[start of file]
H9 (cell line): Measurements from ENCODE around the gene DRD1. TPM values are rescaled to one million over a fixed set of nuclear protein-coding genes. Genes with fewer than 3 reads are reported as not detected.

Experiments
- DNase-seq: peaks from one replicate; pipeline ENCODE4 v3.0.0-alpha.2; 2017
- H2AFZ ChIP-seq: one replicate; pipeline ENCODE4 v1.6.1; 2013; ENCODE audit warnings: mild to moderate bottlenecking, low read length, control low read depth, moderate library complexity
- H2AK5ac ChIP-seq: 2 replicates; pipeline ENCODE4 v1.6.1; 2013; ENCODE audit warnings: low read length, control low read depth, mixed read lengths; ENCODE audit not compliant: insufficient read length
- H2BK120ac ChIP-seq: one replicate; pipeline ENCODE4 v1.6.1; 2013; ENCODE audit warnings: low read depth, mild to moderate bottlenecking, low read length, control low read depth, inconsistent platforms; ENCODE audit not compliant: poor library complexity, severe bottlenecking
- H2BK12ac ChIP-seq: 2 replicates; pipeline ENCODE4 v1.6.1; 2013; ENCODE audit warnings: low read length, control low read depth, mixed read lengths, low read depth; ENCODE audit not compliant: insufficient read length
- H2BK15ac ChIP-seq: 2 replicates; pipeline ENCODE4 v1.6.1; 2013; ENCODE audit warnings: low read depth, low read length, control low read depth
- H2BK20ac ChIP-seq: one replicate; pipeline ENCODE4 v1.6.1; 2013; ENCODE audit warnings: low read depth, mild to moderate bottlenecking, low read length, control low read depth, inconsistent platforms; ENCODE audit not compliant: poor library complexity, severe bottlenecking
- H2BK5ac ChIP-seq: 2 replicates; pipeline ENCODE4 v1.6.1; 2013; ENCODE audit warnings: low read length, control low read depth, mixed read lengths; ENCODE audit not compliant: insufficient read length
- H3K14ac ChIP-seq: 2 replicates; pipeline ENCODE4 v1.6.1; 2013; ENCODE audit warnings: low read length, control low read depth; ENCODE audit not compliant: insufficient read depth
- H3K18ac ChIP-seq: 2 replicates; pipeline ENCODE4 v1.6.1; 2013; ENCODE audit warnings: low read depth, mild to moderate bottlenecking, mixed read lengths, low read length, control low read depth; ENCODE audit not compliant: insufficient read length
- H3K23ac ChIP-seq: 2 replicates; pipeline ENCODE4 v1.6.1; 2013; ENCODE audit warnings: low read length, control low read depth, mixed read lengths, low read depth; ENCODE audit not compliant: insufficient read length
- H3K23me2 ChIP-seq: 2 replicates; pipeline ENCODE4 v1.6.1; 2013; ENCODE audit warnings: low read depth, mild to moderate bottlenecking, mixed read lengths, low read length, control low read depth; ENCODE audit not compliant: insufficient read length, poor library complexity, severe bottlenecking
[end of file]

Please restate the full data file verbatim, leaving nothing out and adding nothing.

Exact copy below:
H9 (cell line): Measurements from ENCODE around the gene DRD1. TPM values are rescaled to one million over a fixed set of nuclear protein-coding genes. Genes with fewer than 3 reads are reported as not detected.

Experiments
- DNase-seq: peaks from one replicate; pipeline ENCODE4 v3.0.0-alpha.2; 2017
- H2AFZ ChIP-seq: one replicate; pipeline ENCODE4 v1.6.1; 2013; ENCODE audit warnings: mild to moderate bottlenecking, low read length, control low read depth, moderate library complexity
- H2AK5ac ChIP-seq: 2 replicates; pipeline ENCODE4 v1.6.1; 2013; ENCODE audit warnings: low read length, control low read depth, mixed read lengths; ENCODE audit not compliant: insufficient read length
- H2BK120ac ChIP-seq: one replicate; pipeline ENCODE4 v1.6.1; 2013; ENCODE audit warnings: low read depth, mild to moderate bottlenecking, low read length, control low read depth, inconsistent platforms; ENCODE audit not compliant: poor library complexity, severe bottlenecking
- H2BK12ac ChIP-seq: 2 replicates; pipeline ENCODE4 v1.6.1; 2013; ENCODE audit warnings: low read length, control low read depth, mixed read lengths, low read depth; ENCODE audit not compliant: insufficient read length
- H2BK15ac ChIP-seq: 2 replicates; pipeline ENCODE4 v1.6.1; 2013; ENCODE audit warnings: low read depth, low read length, control low read depth
- H2BK20ac ChIP-seq: one replicate; pipeline ENCODE4 v1.6.1; 2013; ENCODE audit warnings: low read depth, mild to moderate bottlenecking, low read length, control low read depth, inconsistent platforms; ENCODE audit not compliant: poor library complexity, severe bottlenecking
- H2BK5ac ChIP-seq: 2 replicates; pipeline ENCODE4 v1.6.1; 2013; ENCODE audit warnings: low read length, control low read depth, mixed read lengths; ENCODE audit not compliant: insufficient read length
- H3K14ac ChIP-seq: 2 replicates; pipeline ENCODE4 v1.6.1; 2013; ENCODE audit warnings: low read length, control low read depth; ENCODE audit not compliant: insufficient read depth
- H3K18ac ChIP-seq: 2 replicates; pipeline ENCODE4 v1.6.1; 2013; ENCODE audit warnings: low read depth, mild to moderate bottlenecking, mixed read lengths, low read length, control low read depth; ENCODE audit not compliant: insufficient read length
- H3K23ac ChIP-seq: 2 replicates; pipeline ENCODE4 v1.6.1; 2013; ENCODE audit warnings: low read length, control low read depth, mixed read lengths, low read depth; ENCODE audit not compliant: insufficient read length
- H3K23me2 ChIP-seq: 2 replicates; pipeline ENCODE4 v1.6.1; 2013; ENCODE audit warnings: low read depth, mild to moderate bottlenecking, mixed read lengths, low read length, control low read depth; ENCODE audit not compliant: insufficient read length, poor library complexity, severe bottlenecking